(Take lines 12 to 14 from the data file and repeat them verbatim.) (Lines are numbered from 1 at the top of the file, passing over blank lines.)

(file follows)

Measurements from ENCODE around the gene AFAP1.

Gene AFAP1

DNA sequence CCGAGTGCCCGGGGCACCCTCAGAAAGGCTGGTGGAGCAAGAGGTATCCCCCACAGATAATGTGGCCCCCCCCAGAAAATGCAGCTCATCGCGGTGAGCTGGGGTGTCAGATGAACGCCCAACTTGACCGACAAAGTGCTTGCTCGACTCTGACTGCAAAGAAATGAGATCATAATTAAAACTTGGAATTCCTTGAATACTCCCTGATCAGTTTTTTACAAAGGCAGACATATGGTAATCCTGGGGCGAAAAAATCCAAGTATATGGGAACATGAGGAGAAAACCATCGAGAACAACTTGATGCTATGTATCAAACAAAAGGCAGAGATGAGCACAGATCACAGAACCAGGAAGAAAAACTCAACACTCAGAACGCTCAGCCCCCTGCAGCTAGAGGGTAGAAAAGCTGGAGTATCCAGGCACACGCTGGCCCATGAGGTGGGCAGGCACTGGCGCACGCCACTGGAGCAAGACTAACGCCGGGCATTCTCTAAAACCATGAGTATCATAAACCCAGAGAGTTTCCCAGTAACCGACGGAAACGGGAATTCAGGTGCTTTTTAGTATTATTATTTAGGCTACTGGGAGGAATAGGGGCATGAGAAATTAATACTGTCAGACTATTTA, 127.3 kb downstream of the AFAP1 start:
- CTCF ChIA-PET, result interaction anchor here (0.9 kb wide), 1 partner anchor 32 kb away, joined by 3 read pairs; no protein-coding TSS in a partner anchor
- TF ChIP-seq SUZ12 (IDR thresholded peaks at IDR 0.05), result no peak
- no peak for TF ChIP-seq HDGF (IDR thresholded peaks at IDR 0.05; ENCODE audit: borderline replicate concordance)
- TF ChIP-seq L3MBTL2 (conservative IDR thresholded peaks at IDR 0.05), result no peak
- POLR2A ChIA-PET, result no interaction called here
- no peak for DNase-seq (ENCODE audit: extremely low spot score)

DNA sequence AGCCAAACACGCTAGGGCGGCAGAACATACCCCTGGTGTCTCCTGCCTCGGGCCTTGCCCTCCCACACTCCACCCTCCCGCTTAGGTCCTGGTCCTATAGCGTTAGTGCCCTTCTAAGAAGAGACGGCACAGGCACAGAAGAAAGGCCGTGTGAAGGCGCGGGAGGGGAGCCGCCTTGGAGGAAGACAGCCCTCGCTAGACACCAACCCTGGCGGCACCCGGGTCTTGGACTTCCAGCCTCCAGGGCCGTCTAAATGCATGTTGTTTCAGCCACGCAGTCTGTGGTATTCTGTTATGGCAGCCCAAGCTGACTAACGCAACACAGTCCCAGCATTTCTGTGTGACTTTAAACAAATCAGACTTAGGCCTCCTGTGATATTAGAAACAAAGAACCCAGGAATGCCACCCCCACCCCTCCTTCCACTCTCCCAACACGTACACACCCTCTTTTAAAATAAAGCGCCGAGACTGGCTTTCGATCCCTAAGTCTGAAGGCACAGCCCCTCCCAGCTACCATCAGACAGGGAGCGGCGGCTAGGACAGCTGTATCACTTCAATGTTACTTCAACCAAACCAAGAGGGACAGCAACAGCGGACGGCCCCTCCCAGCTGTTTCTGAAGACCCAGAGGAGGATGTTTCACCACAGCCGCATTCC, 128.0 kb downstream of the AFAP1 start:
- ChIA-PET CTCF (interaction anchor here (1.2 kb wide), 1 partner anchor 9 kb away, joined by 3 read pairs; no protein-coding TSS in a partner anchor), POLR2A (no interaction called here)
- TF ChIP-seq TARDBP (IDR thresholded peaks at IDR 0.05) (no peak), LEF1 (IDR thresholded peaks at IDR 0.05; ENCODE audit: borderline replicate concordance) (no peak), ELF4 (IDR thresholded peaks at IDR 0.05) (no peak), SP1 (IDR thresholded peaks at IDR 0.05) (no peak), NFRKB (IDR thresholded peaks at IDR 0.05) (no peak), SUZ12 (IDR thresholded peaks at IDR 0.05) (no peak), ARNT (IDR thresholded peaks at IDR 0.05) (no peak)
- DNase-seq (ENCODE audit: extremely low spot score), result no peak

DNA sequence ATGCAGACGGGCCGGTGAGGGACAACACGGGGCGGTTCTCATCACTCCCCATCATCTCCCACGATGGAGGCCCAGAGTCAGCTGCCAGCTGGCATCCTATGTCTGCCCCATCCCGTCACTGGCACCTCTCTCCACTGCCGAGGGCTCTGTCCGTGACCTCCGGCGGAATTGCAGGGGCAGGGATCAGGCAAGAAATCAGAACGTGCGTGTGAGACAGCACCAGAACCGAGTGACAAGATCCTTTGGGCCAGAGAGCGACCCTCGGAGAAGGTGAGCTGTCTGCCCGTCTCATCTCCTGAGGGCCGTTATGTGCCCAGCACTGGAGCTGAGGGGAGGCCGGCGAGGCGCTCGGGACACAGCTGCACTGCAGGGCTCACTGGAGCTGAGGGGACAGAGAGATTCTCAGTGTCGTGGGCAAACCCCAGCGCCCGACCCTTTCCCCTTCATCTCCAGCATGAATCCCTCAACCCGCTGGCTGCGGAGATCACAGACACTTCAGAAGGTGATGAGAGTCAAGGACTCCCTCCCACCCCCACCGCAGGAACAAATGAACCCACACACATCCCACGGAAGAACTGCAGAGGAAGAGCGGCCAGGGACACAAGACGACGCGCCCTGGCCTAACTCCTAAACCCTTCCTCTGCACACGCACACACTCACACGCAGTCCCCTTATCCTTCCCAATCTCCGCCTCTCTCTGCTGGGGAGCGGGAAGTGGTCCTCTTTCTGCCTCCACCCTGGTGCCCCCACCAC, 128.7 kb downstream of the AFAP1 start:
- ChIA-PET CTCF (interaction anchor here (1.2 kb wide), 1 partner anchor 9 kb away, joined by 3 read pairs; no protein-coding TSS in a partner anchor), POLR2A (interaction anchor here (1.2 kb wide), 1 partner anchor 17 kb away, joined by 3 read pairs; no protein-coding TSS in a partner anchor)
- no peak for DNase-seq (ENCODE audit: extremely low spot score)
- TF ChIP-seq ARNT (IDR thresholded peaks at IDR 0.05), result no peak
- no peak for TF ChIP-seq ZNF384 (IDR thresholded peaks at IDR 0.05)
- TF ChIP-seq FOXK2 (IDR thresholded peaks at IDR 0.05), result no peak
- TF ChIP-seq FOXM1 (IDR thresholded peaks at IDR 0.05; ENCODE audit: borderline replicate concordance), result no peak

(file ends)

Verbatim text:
- TF ChIP-seq TARDBP (IDR thresholded peaks at IDR 0.05) (no peak), LEF1 (IDR thresholded peaks at IDR 0.05; ENCODE audit: borderline replicate concordance) (no peak), ELF4 (IDR thresholded peaks at IDR 0.05) (no peak), SP1 (IDR thresholded peaks at IDR 0.05) (no peak), NFRKB (IDR thresholded peaks at IDR 0.05) (no peak), SUZ12 (IDR thresholded peaks at IDR 0.05) (no peak), ARNT (IDR thresholded peaks at IDR 0.05) (no peak)
- DNase-seq (ENCODE audit: extremely low spot score), result no peak

DNA sequence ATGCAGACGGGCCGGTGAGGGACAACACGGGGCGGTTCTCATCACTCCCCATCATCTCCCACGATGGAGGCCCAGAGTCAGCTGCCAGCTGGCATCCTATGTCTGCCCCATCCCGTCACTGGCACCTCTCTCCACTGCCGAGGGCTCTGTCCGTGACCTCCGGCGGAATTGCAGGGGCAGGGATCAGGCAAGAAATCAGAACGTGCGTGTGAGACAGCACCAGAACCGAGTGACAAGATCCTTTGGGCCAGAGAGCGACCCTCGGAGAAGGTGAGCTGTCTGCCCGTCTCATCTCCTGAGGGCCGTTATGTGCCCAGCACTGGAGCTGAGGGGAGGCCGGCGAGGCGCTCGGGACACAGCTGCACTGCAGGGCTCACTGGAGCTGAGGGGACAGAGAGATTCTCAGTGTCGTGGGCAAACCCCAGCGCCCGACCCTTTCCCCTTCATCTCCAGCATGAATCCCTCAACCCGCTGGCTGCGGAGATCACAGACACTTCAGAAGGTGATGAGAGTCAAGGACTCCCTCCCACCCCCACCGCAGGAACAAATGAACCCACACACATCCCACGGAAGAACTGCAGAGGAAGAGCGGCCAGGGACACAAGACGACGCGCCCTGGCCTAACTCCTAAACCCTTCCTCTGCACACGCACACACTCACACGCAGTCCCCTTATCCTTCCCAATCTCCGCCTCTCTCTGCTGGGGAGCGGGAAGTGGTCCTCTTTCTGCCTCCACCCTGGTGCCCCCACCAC, 128.7 kb downstream of the AFAP1 start: